Date: 22-10-17  Time: 12:39 PM

Author Topic: Saturday 30 Jan 1802 - Local News  (Read 68 times)

Petra Mitchinson

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Saturday 30 Jan 1802 - Local News
« on: August 12, 2017, 10:54:59 PM »
 Saturday 30 Jan 1802   (p. 2, col. 5 – p. 3, col. 1)
 
The season for killing partridges ends the 1st of February, and whoever has them in his possession after that day, qualified or unqualified, is liable, upon information to a Magistrate, to a penalty of 5l. for each bird.
 
On Tuesday afternoon a most alarming fire broke out near the Irish Gate, in this city, which raged with such fury for some time, as not only to threaten total destruction to the hay-loft in which it happened, but also to some new houses immediately adjoining, belonging to Henry POTTINGER, Esq.: through the timely attendance of the fire-engines, and the very prompt and laudable exertions of a few individuals who undertook the management of them, it was, however, fortunately got under, without occasioning much further injury than consuming a quantity of hay, which, we are sorry hear [sic], belonged to a poor labouring man.
 
We have seldom heard of a more daring theft than the following: --- Last Sunday forenoon, a countryman, who had come from some distance to attend divine service at Stanwix church, put up his horse at the Bird in the Bush public-house, in that village, and during the time he was absent (not having had the precaution to lock the stable door), a villain contrived to slip out the horse, which he mounted and rode off, observed, but not in the least suspected, by several people who were standing about.---A wallet, containing a quarter of mutton, &c. was also stolen from a cart in the same village the preceding evening.
 
On Monday last the Edenside Rangers had a field-day at Upperby, when a sham-engagement took place between the Carlisle and Wrea divisions, the novelty of which drew together an immense crowd of spectators, and the bloodless battle of Cammock Beck (which, perhaps, in some instances, approached as near to reality as most similar rencounters) has since formed the principal topic of conversation in our public house evening parties, where laurels have been variously awarded.---The Rangers performed their different military manœuvres with a promptitude and precision which would have done credit to veteran soldiers.
 
Married lately, at Kirklinton, Mr. John CHARLETON, to Miss Margaret HETHERINGTON. Early in the morning the bride and bridegroom, attended by a numerous party and an itinerant fiddler, forming a fine cavalcade, proceeded to the church; but they had no sooner reached holy ground, than the bridegroom learned that it was necessary to produce, before the ceremony could take place, a certificate of the publication of the banns from the Minister of his parish; and, as he had neglected to provide himself with any such writing, he was obliged to take a journey of several miles for that purpose. This circumstance would not, however, have been considered unfortunate, if the mind of his bride had not, in the interval, undergone a material alteration: in short, whether she had interpreted her lover's negligence as an unlucky omen, or some artful rival had, in his absence, insinuated himself into her affections, it was with much difficulty that the fickle fair one could be prevailed upon to accompany him to the altar. After the nuptial knot was tied, the company adjourned to the village alehouse, from whence they did not depart till the sun had three times successively risen and set upon their convivialities.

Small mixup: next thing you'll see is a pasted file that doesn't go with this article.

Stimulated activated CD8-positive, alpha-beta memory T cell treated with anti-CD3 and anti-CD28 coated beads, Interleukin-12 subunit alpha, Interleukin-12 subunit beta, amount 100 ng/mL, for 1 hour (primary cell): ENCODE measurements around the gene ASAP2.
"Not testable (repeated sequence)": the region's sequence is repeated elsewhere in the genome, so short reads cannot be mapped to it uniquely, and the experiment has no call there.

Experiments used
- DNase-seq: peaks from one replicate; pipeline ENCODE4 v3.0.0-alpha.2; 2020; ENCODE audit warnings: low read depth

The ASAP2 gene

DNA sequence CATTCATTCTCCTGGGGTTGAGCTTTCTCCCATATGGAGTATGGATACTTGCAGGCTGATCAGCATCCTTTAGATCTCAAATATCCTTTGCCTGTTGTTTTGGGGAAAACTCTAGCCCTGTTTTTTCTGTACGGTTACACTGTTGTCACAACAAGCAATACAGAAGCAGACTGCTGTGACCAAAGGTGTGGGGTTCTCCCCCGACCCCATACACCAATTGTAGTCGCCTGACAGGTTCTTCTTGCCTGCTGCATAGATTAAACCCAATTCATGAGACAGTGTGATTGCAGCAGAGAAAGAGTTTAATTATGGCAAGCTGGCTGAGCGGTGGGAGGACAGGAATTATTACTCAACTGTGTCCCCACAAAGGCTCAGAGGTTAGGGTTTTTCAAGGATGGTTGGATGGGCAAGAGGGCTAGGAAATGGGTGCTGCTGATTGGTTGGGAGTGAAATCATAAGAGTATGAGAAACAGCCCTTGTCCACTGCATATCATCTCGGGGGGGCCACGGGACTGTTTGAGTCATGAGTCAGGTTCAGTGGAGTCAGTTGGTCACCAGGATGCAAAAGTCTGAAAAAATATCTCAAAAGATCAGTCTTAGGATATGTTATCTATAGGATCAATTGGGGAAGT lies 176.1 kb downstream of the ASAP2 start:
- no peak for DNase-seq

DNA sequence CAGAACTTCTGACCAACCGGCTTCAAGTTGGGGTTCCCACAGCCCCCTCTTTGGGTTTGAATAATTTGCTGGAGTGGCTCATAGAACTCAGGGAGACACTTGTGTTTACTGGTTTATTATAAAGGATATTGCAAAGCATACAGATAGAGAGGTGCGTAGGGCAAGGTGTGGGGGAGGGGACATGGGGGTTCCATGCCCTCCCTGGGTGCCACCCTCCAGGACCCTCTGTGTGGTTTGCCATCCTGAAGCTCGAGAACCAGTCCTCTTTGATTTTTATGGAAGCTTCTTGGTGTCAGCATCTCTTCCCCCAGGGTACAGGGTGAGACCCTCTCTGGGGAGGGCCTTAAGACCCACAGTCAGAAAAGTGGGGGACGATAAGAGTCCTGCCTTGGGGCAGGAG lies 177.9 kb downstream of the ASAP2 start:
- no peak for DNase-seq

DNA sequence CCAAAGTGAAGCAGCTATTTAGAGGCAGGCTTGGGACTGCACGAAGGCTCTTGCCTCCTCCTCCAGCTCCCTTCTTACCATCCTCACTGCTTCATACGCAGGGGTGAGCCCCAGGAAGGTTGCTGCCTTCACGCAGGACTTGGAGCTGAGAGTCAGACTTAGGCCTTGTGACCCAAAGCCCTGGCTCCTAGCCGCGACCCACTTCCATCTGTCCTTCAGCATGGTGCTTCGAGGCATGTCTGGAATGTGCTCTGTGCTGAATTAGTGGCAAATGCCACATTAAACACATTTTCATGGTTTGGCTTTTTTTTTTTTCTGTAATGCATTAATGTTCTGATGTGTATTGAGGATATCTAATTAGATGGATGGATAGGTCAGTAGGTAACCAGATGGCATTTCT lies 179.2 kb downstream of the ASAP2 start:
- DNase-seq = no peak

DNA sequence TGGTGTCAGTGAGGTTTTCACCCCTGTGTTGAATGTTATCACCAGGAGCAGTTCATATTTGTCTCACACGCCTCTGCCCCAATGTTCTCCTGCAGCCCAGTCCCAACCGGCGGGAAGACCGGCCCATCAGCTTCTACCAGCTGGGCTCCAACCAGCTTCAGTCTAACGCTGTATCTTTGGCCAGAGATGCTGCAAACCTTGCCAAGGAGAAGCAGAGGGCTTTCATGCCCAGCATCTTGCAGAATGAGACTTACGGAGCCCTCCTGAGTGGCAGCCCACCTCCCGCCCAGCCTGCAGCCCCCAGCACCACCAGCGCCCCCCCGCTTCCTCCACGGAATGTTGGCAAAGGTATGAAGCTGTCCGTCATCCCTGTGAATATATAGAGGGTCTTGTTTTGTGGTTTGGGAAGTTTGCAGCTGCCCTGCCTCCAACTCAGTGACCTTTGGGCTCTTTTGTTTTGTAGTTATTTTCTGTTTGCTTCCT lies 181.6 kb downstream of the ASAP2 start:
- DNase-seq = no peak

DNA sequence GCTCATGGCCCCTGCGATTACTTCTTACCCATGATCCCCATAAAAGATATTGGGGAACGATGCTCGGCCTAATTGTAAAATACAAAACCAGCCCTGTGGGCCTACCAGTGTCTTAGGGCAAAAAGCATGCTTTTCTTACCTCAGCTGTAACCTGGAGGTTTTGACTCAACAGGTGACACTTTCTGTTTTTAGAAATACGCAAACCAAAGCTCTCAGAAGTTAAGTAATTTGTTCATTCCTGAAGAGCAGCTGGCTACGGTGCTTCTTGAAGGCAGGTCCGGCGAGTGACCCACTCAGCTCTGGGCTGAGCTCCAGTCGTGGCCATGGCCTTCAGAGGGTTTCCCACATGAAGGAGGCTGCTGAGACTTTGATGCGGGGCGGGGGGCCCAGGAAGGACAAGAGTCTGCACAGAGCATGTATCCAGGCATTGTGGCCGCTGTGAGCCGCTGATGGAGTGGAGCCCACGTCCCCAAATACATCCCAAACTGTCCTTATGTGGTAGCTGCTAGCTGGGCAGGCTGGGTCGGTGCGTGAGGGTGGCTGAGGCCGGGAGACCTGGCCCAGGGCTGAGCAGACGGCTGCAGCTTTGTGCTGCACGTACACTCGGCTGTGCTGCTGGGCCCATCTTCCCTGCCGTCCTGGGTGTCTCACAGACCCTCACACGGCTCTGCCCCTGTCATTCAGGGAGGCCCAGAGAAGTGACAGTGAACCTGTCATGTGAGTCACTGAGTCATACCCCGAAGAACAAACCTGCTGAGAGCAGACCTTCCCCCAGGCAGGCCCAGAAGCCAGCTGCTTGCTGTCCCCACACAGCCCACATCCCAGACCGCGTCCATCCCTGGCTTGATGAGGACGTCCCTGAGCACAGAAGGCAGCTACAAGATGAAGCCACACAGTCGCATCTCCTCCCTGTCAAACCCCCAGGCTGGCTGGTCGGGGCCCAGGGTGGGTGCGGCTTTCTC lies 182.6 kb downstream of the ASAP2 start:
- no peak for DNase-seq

On Monday morning, the 21st inst. seven couple were married at the parish church in Preston: the ages of one of the happy pairs did not exceed thirty years; the groom being but sixteen, and the blooming bride not quite fifteen.
 
Robert DENT, of the city of York, miller, a person of considerable property, was last week found guilty, at the quarter sessions of that city, of stealing three dead rabbits, from the shop of a poor woman, and sentenced to be imprisoned and kept at hard labour in the House of Correction for two years.
 
 
Reproduced with kind permission of British Newspaper Archives